Written by Phil Cerroni
By Matt Mungle
There seems to be a trend these days with romantic comedies trying to add a bit too much drama. The viewer ends up confused as to which emotion to engage. In the end, both genres suffer slightly. In the new comedy Admission, I wanted more laughs and less emoting. Not to say it isn’t still a solid date night film, just warning you that it isn’t wall to wall hilarity. For some that might be a bonus.
Portia Nathan (Tina Fey) is a Princeton admissions officer working hard at weeding out the undeserving freshman entries. She is on the fast track to head up the department after 16 years of dedicated service. When visiting an alternative school in search of new recruits, she finds a young man (Nat Wolff) who is not only incredibly bright but may just be the son she gave up for adoption years ago. To complicate her life even further she is dealing with her eccentric mother (Lily Tomlin), a struggling dating relationship, and an overzealous school administrator (Paul Rudd).
Tina Fey is one of the funniest women on screen today who is awkwardly charming with perfect timing and a relaxed delivery. She carries a smirky smile that lets you know that nothing she says is 100 percent serious and actually does a nice job in this role. The dramatic moments are nailed right along with the funny ones. Fey carries this film from start to finish. It is her character’s journey and each scene belongs to her. Rudd is another comedic actor with a laid back personality and novel charm. I will not go so far as to say that their chemistry on screen was delightful, but it was believable enough.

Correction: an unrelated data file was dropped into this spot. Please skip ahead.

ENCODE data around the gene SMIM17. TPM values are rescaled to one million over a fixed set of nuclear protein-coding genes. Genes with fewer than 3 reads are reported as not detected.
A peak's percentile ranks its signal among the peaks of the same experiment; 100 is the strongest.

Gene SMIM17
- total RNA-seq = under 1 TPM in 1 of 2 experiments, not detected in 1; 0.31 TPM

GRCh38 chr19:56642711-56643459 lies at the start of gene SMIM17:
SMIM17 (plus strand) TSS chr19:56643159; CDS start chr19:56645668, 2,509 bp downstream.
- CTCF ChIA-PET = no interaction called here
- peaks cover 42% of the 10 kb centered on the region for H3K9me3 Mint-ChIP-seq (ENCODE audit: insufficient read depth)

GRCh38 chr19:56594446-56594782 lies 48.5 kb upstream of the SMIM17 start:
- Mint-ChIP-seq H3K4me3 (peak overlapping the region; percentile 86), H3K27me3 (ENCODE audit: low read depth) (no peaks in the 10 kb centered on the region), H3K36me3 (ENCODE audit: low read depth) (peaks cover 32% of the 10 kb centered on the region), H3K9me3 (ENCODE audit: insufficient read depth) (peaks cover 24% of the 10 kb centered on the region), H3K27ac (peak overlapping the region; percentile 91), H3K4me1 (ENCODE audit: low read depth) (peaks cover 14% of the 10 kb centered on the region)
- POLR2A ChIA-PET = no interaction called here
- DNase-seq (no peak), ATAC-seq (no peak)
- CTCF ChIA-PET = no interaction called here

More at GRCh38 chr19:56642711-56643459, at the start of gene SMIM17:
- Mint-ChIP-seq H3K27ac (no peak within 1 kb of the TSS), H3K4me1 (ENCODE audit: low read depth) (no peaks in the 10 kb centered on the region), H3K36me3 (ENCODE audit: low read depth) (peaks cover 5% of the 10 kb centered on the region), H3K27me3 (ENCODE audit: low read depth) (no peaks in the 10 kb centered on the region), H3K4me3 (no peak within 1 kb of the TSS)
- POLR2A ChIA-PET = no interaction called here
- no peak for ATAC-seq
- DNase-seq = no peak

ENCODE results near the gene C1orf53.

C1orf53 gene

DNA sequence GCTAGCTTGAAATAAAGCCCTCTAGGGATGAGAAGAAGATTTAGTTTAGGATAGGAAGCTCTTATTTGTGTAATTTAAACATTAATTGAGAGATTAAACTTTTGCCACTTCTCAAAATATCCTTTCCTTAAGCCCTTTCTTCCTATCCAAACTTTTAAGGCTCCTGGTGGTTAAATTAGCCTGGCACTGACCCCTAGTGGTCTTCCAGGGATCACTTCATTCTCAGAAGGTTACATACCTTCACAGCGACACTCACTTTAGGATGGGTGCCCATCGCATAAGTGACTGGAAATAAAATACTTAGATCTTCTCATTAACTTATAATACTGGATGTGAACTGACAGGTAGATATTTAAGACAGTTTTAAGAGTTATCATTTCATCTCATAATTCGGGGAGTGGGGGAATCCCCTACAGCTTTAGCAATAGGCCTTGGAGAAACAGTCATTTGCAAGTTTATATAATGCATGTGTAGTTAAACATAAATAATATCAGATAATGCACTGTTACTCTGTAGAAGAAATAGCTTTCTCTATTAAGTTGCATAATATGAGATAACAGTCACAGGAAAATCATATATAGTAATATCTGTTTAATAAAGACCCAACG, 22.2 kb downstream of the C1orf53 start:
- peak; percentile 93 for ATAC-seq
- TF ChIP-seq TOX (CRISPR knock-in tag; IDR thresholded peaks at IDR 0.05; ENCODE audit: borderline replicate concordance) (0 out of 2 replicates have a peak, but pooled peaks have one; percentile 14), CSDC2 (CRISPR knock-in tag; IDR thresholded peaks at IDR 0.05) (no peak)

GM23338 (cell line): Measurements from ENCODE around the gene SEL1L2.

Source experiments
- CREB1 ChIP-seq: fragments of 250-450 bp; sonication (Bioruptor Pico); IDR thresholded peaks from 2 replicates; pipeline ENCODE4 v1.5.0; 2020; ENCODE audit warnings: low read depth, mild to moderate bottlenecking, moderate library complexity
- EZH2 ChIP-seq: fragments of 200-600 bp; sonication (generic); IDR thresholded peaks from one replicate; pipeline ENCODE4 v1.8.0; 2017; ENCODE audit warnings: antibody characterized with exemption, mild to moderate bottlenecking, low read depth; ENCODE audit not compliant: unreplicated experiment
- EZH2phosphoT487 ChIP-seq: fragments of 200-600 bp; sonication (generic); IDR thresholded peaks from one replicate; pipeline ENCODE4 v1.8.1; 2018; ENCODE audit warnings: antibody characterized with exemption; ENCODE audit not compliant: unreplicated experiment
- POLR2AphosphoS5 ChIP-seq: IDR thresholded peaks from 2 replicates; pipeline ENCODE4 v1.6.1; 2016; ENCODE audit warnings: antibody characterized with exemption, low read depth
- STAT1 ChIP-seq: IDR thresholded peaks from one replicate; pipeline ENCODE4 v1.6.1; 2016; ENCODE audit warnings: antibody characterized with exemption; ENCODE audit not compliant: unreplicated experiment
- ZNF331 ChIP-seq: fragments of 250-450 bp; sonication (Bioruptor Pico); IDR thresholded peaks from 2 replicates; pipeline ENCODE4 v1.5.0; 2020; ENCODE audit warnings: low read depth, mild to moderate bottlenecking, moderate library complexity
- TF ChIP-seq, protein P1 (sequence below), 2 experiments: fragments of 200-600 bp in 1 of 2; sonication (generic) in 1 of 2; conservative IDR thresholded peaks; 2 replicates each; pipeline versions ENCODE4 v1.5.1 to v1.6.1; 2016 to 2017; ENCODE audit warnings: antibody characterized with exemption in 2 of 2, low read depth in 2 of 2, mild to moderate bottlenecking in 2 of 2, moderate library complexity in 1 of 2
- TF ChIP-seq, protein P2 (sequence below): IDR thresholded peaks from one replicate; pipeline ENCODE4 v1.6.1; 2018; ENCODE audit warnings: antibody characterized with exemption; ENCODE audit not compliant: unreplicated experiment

There are a lot of messages in this film about adoption. That is where most of the dramatic moments take effect. It isn’t preachy or agenda driven, but still the point is made; adoption is better than many alternatives. The message and story are very positive though many might want more laughs and Tina Fey goodness. Yes you get involved with her on the journey, but you sort of long for more of the admissions side of what she does. Even that gets a little serious when it becomes about “who should be eligible for education”.
Bottom line: It is a strong date night flick. Nothing remarkable and once you see it you may not care to see it again. But it offers enough for both sexes to make it enjoyable. Rated PG-13 for language and some sexual material; there are no awkward first date moments or anything to offend viewers. The language is adult and frequent. There are a few expletives you would not like your teens repeating though most they have certainly heard. Admission gets 3 out of 5 waitlists. It needed more humor and better use of Tina Fey’s abilities.